Associate Professor (On Sabbatical)
Abbotsford campus, D3027
Phone: 604-504-7441 ext. 4229email Dana
I fell in love at first sight with the discipline of what would come to be called “Writing Studies” when I was 19, as a third-year undergraduate in English Literature at SFU. Writing Studies can be defined as the study and teaching of writers and writing in academic, professional, and public contexts.
I have been part of the UFV family for 17 years, 13 in the Writing Centre and as a sessional instructor in the departments of Communications, Criminology, and English, and, since 2015 as an Assistant Professor in Communications. I predominantly teach and study academic and life writing, as well as professional writing. My scholarly interests include writing pedagogy, writing across the curriculum and amongst the disciplines, interdisciplinarity and disciplinarity, writing through the lifespan, academic identity, and life writing in the academy.
My dissertation, “Writing Studies in Canada: A People’s History,” mapped the institutional locations, material conditions, identities, and experiences of Writing Studies professionals in Canada. I am currently writing a memoir—a book-length critical literacy narrative of my experiences learning to write in the rural British Columbian public education system and to teach and study writing in the British Columbian public post-secondary education system.
I live in Mission with my dog, Finnigan, and cat, Sofie (she found me at UFV, see series of articles in Cascade, 2016-2017.) My hobbies include getting closer to the sea, visiting my cabin, walking and hiking, going on weekend trips, seeing new places, photographing nature, life writing, reading, gardening, and colouring.
PhD; Interdisciplinary Studies Graduate Program (University of British Columbia, 2016)
MA; English Language (University of British Columbia, 2002)
BA Honours; English (Simon Fraser University, 2000)
As my dad put it, it’s about who you teach not what you teach. My dad, now retired, thought of himself as a teacher of teenagers first and of social studies, math, and shop second. And so it is that I believe that teaching writing means teaching students to write, rather than teaching writing to students. In short, it doesn’t matter what I teach if students aren’t excited about it. Reciprocally, what I teach needs to be flexible in order to respond to student excitement where it arises. I enact this pedagogical principle through strategies for engagement: active learning, student-centred curriculum, and enculturation in academic and professional communities.
1) Active learning
My classes involve a lot of cooperation, collaborative knowledge making, spontaneity, movement, and courage. Students work with different configurations of people all the time, such that most students work with each other several times and groups of friends emerge, engendering a classroom atmosphere of safety and trust. Students also do a lot of activities to learn…writing, drawing, building, presenting in various oral forms such as rhyme, games, and, on occasion, song or dramatic performance.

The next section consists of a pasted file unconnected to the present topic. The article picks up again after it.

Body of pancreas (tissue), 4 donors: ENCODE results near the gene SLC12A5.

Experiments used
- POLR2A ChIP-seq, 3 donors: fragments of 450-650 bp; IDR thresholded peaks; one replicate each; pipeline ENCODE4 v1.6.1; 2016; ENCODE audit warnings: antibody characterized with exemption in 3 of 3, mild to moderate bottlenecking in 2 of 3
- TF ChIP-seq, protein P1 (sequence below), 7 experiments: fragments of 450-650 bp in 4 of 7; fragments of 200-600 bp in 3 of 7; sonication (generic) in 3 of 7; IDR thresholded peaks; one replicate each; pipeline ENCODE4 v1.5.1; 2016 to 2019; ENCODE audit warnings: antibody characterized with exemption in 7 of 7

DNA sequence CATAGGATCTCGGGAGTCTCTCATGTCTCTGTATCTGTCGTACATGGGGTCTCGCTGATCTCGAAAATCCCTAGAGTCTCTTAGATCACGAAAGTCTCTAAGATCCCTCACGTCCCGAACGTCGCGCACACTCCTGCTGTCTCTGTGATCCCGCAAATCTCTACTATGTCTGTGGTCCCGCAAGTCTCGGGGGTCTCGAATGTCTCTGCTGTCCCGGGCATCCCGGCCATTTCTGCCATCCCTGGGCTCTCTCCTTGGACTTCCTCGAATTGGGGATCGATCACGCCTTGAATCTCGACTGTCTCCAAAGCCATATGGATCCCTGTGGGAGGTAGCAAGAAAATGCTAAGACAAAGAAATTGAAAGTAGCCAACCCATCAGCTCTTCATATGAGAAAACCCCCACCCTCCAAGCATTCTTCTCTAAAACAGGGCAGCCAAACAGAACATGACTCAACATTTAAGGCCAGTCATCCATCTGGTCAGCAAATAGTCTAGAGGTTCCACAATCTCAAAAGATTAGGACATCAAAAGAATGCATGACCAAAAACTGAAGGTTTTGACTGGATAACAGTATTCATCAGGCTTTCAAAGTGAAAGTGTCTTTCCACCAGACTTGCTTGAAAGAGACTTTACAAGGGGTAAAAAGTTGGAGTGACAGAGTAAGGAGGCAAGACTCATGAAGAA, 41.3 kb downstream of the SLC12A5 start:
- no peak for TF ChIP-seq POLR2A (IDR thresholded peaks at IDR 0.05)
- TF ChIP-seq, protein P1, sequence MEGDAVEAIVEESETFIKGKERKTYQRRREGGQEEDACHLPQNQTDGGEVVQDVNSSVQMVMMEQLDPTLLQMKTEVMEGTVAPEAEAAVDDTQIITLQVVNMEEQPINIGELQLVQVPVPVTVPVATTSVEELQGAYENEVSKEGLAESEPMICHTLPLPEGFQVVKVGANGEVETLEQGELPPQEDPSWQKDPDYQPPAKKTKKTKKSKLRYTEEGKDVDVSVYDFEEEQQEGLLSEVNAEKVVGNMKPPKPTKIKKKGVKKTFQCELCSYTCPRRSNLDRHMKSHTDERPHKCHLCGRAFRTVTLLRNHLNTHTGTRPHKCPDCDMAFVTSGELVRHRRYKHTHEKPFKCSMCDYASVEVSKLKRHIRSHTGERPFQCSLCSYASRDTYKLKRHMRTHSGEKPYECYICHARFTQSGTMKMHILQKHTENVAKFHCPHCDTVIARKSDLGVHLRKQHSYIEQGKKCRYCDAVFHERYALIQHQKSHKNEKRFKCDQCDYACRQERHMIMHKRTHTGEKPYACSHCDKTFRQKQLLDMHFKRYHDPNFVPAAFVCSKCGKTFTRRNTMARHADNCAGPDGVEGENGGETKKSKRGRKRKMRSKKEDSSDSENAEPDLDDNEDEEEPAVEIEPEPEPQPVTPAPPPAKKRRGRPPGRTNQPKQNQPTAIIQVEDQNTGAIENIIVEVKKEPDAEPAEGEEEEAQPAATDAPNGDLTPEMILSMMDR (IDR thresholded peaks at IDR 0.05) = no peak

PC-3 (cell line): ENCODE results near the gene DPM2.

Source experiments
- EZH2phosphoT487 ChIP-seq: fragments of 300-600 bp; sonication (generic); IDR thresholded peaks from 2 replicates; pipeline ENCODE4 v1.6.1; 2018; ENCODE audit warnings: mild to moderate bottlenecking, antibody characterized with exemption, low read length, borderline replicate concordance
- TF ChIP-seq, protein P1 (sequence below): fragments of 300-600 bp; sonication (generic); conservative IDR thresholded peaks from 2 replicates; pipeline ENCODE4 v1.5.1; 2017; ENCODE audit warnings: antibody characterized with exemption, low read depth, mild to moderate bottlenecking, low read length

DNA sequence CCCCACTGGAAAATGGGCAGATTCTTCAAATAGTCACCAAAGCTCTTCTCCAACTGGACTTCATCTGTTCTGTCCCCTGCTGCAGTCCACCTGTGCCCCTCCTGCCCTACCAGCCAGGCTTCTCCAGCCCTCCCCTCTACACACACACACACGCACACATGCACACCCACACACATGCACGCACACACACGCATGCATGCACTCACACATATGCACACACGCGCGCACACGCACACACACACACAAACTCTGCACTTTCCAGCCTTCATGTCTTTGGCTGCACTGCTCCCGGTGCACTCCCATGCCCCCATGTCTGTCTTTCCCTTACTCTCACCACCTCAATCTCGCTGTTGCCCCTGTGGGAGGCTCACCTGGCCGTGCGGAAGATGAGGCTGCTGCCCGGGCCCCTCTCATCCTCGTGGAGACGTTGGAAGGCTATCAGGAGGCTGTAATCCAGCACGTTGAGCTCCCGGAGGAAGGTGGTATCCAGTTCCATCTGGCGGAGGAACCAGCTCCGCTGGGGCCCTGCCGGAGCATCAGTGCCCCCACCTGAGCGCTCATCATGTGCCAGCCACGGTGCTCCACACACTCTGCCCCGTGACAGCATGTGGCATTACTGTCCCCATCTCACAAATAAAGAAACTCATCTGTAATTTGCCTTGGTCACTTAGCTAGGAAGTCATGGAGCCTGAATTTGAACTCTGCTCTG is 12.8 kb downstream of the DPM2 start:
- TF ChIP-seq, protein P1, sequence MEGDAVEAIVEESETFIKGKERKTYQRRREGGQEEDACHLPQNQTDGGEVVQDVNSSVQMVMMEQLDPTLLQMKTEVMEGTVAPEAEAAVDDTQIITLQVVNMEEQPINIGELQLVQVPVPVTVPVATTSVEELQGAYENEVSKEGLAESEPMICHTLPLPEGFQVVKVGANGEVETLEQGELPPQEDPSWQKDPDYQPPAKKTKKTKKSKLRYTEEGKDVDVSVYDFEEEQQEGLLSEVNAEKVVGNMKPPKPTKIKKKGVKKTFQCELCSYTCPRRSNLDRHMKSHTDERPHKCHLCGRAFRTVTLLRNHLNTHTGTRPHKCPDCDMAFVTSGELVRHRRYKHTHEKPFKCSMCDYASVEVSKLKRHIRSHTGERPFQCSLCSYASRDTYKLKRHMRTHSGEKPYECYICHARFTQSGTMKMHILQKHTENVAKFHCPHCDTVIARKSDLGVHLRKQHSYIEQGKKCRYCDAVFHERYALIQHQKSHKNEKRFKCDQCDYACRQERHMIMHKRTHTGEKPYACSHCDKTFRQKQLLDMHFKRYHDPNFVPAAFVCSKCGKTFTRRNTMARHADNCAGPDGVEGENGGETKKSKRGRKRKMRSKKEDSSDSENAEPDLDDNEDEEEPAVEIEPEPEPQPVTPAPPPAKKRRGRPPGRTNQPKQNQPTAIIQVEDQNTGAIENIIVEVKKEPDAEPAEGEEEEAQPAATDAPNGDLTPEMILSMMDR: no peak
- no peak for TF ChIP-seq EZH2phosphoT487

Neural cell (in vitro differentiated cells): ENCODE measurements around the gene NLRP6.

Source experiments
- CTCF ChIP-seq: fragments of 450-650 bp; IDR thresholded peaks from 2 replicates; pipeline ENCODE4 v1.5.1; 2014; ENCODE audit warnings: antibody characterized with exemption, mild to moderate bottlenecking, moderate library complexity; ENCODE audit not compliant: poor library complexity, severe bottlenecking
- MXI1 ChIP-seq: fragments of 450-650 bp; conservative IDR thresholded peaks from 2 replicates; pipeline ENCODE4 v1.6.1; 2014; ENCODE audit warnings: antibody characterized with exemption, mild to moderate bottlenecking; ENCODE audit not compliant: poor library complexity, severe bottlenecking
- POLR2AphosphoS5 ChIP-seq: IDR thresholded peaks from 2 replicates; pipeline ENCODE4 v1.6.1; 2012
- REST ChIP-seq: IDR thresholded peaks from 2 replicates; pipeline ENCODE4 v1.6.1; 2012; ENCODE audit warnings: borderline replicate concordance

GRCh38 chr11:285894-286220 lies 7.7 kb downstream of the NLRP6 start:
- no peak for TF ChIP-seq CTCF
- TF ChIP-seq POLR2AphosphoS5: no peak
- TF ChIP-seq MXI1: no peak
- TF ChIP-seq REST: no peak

2) Student-centred curriculum
Students in my classes do a lot of life writing about their experiences as writers and students, as well as with course concepts. This work is primarily meant to enhance their capacity as self-reflexive thinkers and learners. It also serves to help me tailor my curriculum to the students in a specific class. Life writing deepens the relationship between the students and I through trust and sharing of personal story. I learn more about them so I can better understand their learning needs, and they can learn more from me because they feel safe taking the emotional risks necessary to learn. Further, life writing helps me see the scope my whole class, which allows me to choose readings and activities specific to their interests and facilitate connections between students in the classroom environment.
3) Enculturation in academic and professional communities
Students are novice participants in academic and professional communities. They are active knowledge makers who participate directly in the activities in interdisciplinary and disciplinary communities.
From Literary Studies to Writing Studies
In collaboration with Dr. Katja Thieme (Arts Studies in Research and Writing Department, UBC), I seek to understand the experiences of Writing Studies scholars who began as scholars in Literary Studies and who transitioned or now identify and work in both fields. We will be interviewing scholars who began in Literary Studies in BC and currently identify as working in Writing Studies to identify their motivations for pursuing the field, paths to disciplinary membership in terms of identity and employment, and benefits and drawbacks of those paths.
Writing through the lifespan
I am involved in the Writing through the Lifespan project as a core-researcher in an international team of 30 committed to involvement in a century-long study across multiple sites through time that measures the development of people’s capacity to write through a lifespan. The research project arose in response to calls for more complex, qualitative, and longitudinal measures of writing development than are typically used, such as established markers like age, grade, and year. The aim is to open up examination of school writing to include writing in workplace, community, family, and personal contexts.
Proposed sabbatical project 2019-2020:
I have proposed a scholarly activity project that does Writing through the Lifespan work, a book-length critical literacy narrative, a memoir about learning to write, to think of myself as a writer, and to become a teacher and researcher of writing within the British Columbian public and post-secondary education systems.